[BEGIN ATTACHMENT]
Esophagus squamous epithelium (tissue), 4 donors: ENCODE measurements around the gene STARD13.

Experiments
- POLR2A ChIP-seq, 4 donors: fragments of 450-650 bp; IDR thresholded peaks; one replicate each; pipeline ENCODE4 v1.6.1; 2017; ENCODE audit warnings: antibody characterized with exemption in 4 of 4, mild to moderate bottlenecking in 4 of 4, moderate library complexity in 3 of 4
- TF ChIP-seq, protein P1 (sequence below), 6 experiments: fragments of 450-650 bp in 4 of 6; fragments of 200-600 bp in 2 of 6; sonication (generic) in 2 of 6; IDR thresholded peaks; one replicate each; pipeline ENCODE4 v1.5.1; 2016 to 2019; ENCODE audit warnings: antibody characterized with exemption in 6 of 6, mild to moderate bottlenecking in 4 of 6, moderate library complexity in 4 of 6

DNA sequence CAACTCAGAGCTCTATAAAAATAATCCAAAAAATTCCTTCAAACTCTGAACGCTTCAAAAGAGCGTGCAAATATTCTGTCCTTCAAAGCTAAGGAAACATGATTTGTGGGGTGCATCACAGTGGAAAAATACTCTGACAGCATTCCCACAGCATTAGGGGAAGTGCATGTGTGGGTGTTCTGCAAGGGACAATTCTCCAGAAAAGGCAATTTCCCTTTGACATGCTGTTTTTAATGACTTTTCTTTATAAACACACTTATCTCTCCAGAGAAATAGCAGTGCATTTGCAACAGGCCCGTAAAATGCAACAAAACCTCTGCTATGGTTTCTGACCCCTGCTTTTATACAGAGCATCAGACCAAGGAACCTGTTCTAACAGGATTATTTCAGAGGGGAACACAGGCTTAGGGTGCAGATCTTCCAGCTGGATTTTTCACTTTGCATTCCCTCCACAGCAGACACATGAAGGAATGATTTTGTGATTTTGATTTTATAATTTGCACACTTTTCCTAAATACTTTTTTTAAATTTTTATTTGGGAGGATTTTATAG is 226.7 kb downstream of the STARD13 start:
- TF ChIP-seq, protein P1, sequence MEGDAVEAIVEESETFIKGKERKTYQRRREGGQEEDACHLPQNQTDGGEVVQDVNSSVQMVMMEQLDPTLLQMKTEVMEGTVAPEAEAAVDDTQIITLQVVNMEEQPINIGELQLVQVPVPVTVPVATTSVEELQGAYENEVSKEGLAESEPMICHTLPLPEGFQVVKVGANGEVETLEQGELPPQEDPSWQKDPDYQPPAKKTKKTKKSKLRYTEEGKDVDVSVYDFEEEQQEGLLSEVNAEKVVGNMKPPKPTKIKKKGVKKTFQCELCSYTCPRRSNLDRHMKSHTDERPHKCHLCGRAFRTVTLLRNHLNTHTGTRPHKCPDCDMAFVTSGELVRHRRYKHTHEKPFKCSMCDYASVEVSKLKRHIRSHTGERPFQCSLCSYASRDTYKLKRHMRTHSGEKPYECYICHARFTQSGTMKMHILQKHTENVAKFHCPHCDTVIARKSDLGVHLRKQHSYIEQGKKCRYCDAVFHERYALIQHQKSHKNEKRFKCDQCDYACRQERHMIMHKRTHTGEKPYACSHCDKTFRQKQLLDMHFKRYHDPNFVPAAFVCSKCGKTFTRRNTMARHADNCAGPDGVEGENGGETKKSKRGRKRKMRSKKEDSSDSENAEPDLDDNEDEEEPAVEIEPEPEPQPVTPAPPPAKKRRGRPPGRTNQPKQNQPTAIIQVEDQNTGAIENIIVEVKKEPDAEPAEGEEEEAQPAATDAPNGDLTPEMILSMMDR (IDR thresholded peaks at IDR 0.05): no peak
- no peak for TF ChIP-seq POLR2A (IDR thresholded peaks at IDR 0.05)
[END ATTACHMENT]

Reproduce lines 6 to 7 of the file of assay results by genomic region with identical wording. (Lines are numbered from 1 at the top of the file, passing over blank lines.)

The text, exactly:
- TF ChIP-seq, protein P1, sequence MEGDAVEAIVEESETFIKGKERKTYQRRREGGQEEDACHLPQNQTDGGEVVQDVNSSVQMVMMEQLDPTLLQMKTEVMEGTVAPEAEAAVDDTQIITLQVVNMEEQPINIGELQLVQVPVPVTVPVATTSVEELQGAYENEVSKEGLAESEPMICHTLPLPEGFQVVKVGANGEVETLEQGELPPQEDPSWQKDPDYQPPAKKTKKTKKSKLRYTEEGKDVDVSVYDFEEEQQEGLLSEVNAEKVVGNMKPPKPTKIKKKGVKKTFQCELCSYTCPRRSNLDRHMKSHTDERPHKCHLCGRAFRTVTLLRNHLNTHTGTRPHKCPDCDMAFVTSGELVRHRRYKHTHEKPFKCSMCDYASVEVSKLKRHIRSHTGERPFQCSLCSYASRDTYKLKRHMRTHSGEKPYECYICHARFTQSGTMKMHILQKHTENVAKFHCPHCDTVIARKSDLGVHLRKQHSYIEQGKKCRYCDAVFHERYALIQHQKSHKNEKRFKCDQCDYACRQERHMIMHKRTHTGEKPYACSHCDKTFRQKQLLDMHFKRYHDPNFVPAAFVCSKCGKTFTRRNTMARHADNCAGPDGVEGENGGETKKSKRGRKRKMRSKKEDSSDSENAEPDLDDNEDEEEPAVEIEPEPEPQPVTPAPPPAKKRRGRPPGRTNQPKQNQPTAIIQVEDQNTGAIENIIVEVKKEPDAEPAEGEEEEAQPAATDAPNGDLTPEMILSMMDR (IDR thresholded peaks at IDR 0.05): no peak
- no peak for TF ChIP-seq POLR2A (IDR thresholded peaks at IDR 0.05)